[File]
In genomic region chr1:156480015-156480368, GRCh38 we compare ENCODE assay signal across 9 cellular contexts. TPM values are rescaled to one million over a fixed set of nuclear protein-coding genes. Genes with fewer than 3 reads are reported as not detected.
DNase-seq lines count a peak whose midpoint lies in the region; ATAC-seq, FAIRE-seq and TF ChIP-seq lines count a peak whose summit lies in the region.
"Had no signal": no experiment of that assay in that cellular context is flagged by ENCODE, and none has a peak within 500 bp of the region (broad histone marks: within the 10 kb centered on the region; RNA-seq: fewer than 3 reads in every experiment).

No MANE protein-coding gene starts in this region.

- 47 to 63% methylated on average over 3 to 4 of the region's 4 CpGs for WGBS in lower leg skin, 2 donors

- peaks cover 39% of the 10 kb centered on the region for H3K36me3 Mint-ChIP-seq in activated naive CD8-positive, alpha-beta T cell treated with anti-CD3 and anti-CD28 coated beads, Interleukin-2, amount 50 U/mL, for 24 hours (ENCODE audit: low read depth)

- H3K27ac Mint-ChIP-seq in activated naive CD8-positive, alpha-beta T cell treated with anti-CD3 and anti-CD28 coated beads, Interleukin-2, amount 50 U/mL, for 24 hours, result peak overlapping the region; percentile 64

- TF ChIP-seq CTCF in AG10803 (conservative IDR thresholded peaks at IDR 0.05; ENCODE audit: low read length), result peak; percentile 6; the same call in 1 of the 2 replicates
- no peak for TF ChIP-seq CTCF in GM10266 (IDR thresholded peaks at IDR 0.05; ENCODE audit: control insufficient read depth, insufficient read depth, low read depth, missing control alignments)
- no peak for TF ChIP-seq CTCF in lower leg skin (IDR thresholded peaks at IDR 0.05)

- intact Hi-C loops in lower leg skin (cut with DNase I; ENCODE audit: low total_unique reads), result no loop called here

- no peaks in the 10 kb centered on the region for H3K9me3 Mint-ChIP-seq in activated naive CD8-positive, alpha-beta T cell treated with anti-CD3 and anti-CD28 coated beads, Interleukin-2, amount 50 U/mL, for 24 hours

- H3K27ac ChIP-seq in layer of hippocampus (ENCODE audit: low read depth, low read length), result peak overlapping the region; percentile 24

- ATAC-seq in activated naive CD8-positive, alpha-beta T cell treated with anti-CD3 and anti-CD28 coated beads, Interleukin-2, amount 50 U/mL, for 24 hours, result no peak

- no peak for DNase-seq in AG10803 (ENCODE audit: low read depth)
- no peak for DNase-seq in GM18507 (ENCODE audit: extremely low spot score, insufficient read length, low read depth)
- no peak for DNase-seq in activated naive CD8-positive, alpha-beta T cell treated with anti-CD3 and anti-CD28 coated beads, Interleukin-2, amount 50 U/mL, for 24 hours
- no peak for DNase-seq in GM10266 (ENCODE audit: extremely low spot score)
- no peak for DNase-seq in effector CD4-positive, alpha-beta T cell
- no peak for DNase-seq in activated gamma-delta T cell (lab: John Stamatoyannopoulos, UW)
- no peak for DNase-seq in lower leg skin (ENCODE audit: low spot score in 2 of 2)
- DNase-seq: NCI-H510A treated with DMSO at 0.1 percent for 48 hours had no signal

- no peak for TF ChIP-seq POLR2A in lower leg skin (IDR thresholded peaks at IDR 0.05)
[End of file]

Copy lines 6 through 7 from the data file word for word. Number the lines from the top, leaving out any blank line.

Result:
- peaks cover 39% of the 10 kb centered on the region for H3K36me3 Mint-ChIP-seq in activated naive CD8-positive, alpha-beta T cell treated with anti-CD3 and anti-CD28 coated beads, Interleukin-2, amount 50 U/mL, for 24 hours (ENCODE audit: low read depth)

- H3K27ac Mint-ChIP-seq in activated naive CD8-positive, alpha-beta T cell treated with anti-CD3 and anti-CD28 coated beads, Interleukin-2, amount 50 U/mL, for 24 hours, result peak overlapping the region; percentile 64